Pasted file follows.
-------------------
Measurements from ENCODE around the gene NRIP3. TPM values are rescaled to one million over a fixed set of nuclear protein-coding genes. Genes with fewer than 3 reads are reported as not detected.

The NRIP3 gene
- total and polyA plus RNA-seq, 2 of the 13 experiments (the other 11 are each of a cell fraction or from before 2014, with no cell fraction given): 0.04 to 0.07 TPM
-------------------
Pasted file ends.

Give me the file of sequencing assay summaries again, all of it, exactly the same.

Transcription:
Measurements from ENCODE around the gene NRIP3. TPM values are rescaled to one million over a fixed set of nuclear protein-coding genes. Genes with fewer than 3 reads are reported as not detected.

The NRIP3 gene
- total and polyA plus RNA-seq, 2 of the 13 experiments (the other 11 are each of a cell fraction or from before 2014, with no cell fraction given): 0.04 to 0.07 TPM